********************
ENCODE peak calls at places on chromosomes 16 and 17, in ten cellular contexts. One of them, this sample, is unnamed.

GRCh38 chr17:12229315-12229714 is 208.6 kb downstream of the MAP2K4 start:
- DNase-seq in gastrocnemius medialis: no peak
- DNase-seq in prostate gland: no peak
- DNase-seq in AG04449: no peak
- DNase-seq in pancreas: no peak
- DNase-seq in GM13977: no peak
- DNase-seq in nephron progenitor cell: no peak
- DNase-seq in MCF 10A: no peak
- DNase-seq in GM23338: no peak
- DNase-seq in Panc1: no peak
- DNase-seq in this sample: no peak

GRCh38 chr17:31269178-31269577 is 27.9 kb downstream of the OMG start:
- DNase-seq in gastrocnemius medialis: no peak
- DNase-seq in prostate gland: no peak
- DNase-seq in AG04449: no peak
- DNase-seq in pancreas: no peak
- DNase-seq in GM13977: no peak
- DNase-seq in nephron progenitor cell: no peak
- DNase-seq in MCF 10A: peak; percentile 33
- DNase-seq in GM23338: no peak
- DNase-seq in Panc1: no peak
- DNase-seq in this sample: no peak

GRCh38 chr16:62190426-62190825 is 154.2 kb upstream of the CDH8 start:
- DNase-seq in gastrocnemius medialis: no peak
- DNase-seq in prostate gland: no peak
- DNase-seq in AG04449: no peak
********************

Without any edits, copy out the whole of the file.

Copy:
ENCODE peak calls at places on chromosomes 16 and 17, in ten cellular contexts. One of them, this sample, is unnamed.

GRCh38 chr17:12229315-12229714 is 208.6 kb downstream of the MAP2K4 start:
- DNase-seq in gastrocnemius medialis: no peak
- DNase-seq in prostate gland: no peak
- DNase-seq in AG04449: no peak
- DNase-seq in pancreas: no peak
- DNase-seq in GM13977: no peak
- DNase-seq in nephron progenitor cell: no peak
- DNase-seq in MCF 10A: no peak
- DNase-seq in GM23338: no peak
- DNase-seq in Panc1: no peak
- DNase-seq in this sample: no peak

GRCh38 chr17:31269178-31269577 is 27.9 kb downstream of the OMG start:
- DNase-seq in gastrocnemius medialis: no peak
- DNase-seq in prostate gland: no peak
- DNase-seq in AG04449: no peak
- DNase-seq in pancreas: no peak
- DNase-seq in GM13977: no peak
- DNase-seq in nephron progenitor cell: no peak
- DNase-seq in MCF 10A: peak; percentile 33
- DNase-seq in GM23338: no peak
- DNase-seq in Panc1: no peak
- DNase-seq in this sample: no peak

GRCh38 chr16:62190426-62190825 is 154.2 kb upstream of the CDH8 start:
- DNase-seq in gastrocnemius medialis: no peak
- DNase-seq in prostate gland: no peak
- DNase-seq in AG04449: no peak